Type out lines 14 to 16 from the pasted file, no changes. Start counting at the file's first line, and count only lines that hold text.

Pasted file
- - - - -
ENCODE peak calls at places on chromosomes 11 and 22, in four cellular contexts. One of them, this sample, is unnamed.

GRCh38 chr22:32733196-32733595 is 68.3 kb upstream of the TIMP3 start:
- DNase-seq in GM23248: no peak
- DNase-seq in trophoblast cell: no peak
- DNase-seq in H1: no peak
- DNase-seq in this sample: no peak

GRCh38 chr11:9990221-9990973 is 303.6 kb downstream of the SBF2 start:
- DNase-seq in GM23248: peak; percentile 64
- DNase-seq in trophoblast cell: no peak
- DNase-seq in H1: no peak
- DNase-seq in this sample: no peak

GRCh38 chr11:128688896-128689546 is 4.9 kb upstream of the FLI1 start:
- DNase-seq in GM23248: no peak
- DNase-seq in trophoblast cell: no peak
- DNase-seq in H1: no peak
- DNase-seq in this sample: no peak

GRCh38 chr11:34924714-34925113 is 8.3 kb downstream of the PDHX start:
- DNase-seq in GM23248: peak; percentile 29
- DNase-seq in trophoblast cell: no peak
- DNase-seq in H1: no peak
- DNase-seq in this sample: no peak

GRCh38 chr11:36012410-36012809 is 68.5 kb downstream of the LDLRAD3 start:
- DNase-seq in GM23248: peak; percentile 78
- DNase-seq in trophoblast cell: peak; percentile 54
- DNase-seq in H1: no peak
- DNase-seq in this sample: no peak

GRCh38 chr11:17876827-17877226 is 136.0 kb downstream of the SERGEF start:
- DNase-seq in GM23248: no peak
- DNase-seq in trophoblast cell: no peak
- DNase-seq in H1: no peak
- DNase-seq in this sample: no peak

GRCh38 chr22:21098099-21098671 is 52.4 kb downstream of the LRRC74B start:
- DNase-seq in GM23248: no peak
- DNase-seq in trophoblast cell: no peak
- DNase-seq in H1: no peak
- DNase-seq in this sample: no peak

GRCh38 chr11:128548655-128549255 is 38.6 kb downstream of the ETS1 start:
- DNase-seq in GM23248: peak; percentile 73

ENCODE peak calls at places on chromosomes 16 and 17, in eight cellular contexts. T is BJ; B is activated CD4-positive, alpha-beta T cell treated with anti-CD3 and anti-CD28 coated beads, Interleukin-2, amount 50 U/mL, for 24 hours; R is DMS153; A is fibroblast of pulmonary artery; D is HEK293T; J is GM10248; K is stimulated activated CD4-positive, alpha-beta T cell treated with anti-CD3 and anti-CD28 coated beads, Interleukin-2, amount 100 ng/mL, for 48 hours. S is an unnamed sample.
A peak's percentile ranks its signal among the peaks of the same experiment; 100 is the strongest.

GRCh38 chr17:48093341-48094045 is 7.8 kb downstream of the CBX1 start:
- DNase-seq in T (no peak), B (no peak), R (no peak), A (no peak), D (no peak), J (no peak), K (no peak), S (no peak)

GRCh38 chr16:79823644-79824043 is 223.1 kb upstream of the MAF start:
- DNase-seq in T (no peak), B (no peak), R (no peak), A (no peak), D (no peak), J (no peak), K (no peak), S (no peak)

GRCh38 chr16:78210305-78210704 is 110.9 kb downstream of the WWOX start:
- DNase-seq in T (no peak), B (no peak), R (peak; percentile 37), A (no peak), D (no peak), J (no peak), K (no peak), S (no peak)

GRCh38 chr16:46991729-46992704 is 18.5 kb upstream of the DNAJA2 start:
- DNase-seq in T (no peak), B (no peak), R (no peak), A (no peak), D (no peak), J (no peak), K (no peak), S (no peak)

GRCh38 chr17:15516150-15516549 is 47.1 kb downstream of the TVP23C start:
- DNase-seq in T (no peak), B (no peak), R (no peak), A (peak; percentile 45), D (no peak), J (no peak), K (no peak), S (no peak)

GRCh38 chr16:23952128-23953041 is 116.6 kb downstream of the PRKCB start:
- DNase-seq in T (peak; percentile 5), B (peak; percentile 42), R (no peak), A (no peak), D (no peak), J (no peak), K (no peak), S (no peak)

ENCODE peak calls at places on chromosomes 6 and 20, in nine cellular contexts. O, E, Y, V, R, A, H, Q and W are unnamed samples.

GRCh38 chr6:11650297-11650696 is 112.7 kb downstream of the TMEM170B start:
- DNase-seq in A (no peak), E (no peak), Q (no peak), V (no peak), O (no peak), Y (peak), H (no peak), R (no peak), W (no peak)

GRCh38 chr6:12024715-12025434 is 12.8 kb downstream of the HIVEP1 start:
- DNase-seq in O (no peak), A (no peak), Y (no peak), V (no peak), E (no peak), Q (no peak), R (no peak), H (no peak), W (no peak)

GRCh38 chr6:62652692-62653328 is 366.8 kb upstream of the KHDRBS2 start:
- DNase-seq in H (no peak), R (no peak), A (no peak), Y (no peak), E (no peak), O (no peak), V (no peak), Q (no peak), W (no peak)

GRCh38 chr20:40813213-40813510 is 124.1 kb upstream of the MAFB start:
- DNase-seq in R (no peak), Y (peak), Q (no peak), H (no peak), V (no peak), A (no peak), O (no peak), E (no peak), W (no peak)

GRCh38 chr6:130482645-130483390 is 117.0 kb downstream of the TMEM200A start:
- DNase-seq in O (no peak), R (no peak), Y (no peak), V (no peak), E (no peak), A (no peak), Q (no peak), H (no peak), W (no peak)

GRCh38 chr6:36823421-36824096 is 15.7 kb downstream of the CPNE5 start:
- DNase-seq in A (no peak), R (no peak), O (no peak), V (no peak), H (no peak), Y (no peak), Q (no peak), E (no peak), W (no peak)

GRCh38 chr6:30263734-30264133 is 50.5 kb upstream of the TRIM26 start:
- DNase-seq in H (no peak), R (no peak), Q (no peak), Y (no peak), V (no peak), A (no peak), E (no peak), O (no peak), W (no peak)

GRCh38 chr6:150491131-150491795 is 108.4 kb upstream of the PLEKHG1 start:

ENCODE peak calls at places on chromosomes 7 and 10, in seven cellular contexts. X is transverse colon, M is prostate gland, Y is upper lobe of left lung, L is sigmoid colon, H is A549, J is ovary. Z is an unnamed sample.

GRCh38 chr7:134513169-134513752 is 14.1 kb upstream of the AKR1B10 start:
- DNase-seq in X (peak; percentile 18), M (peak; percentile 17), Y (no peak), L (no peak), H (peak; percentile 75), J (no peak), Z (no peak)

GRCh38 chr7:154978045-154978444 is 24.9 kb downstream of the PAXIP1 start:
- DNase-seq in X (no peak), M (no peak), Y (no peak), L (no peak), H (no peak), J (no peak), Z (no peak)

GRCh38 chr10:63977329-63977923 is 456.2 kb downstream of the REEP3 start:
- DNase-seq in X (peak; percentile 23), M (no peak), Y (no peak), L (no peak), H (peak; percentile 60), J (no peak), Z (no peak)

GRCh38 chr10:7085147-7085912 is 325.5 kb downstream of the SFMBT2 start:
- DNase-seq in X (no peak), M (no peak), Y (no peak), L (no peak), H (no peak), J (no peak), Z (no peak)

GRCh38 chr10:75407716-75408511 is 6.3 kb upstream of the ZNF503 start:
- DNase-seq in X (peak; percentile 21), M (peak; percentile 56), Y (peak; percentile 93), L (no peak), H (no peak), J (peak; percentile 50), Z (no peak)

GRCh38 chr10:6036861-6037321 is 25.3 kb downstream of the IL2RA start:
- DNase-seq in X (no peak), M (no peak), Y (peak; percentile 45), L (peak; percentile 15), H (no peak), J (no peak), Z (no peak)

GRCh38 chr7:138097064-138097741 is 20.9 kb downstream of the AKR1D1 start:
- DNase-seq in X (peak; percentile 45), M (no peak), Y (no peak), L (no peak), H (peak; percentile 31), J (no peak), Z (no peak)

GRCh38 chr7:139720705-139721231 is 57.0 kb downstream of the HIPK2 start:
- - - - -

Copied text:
- DNase-seq in trophoblast cell: no peak
- DNase-seq in H1: no peak
- DNase-seq in this sample: no peak